I will freely admit that I had not heard of Senscape or its critically acclaimed first person horror adventure game Scratches until the Asylum Kickstarter. Of course, I quickly remedied that during the campaign and I have since fallen in love not just with their previous outing but with the company as a whole. I’ve gotten to know Agustin Cordes quite well both during and after the initial run and despite certain setbacks (more on those in a bit) I have every faith that they’ll deliver on the promises made during the funding period. And I’m not just saying that as a friend but also as a backer.
It appears that many people are starting to think that development of Asylum is dead in the water. Sure, the lack of assets doesn’t help much and the delays are less than encouraging to those of us who aren’t well versed in the way crowdfunding is usually handled in regards to gaming, but the fact that news and screenshots are slowly trickling down to us backers should be some indication that Agustin and company didn’t just take the money and run off to R’leyh to wake up Cthulhu. In fact, there’s reason for his madness. Usually.
For those, like myself and most of the other “Krazies”, who’ve been following the development of Asylum closely from its inception should know that there have been some somewhat substantial delays. These have been covered in previous updates, so the latest backer only update just barely touches this subject and Agustin urges those with concerns to check these older updates out. The most notable reason for this pushback is in the change to using a Dagon/Unity hybrid, not unlock those sired by the Deep Ones.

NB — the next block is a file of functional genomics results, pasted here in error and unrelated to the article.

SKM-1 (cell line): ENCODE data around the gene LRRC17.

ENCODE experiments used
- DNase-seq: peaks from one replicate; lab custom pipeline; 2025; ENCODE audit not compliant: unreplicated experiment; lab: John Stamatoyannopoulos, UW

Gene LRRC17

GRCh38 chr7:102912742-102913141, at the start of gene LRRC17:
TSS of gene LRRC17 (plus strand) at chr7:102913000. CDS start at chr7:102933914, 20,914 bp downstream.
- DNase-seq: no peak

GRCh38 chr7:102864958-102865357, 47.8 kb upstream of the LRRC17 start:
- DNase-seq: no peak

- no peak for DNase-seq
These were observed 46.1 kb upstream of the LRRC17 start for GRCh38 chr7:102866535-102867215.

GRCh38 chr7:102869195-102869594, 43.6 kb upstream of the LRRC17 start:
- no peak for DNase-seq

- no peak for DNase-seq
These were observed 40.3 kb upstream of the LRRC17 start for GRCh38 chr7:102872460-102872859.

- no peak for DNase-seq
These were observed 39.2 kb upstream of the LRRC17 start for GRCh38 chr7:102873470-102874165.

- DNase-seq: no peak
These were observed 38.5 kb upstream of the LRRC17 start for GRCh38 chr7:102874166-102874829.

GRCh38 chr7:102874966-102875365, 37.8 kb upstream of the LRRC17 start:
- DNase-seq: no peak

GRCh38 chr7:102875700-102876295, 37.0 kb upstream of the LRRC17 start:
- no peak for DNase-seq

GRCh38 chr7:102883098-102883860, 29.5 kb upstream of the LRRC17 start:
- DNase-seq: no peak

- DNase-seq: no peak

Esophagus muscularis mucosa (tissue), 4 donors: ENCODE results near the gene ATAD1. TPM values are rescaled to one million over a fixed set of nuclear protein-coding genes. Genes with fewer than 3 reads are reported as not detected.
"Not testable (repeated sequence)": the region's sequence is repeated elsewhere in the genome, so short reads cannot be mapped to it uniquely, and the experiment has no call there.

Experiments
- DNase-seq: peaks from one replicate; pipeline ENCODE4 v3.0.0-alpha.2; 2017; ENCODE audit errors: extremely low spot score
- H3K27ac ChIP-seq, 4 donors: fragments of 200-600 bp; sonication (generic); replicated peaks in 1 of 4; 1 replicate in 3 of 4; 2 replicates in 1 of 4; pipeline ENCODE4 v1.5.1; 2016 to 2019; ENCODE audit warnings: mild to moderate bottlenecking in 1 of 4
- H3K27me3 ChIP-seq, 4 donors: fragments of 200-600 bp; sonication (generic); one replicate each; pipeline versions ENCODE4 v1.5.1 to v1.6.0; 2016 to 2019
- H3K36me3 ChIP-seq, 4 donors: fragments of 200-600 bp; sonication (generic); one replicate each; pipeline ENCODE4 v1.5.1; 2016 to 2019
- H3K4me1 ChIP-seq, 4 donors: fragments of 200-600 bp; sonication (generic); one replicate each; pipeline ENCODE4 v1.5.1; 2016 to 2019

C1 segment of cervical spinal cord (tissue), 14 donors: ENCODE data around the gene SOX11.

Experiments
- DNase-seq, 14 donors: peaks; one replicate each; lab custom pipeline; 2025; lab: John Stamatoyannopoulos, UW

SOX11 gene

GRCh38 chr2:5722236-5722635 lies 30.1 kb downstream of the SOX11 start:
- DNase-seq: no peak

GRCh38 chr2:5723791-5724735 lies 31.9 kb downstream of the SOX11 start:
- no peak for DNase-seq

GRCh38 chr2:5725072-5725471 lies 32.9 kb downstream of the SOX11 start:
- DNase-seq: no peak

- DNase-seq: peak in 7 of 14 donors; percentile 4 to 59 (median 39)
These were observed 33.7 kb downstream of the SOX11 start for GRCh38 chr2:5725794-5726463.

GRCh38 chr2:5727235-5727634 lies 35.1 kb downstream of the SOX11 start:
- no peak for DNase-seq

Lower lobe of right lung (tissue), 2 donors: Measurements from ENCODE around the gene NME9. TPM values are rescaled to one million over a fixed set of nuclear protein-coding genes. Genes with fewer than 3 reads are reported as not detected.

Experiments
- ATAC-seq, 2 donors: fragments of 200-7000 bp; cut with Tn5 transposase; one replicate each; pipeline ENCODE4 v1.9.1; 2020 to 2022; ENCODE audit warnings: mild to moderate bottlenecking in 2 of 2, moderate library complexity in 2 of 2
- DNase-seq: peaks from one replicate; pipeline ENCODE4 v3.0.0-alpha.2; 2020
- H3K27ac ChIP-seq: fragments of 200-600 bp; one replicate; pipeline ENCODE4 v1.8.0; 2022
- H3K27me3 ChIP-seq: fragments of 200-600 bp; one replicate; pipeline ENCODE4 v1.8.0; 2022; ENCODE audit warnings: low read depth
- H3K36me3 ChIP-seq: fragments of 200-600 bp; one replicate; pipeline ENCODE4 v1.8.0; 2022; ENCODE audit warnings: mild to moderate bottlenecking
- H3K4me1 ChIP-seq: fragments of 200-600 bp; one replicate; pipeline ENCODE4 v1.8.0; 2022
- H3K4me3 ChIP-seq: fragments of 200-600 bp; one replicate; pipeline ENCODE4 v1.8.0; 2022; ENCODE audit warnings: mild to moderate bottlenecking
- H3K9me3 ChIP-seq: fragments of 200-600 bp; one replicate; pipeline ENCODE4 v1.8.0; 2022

Dagon was Senscape’s in-house engine that was created specifically for Asylum but they found that porting it to Unity helped immensely. This switch caused the focus to move to reworking this engine. Which, based on the video assets shown in the past looks like a leap forward in what they were doing with Dagon alone. They did use the old engine in a short game a couple years ago called Serena (play it if you haven’t…it’s so worth it) but while it works just fine with a one room game it became too daunting of a task for one with the scope promised here. Or at least that’s what I got from the explanations.
Asylum‘s been in development for nearly three years now and of course there’ll be people wondering just what the hell is going on with it. The truth of the matter is that it’s not unusual for games to get delayed for months or even years for one reason or another. The fact that we’re still seeing assets every now and then proves that they haven’t given up. And, in the update, Agustin goes on to say that one way or another this will see the light of day.
I can’t stress how important this project is for us, especially on a personal level — you keep hearing scary stories of Kickstarter creators running away with money from backers, suddenly stopping all communication and disappearing from the face of the planet, but I’m really, truly, extremely serious when I tell you that we need to finish Asylum. Just think about all the years, money and sweat that we invested on this game. It represents a big chunk of our lives and we won’t feel complete until all of our backers and fans are playing it.
And if that’s not dedication to the backers I don’t know what is.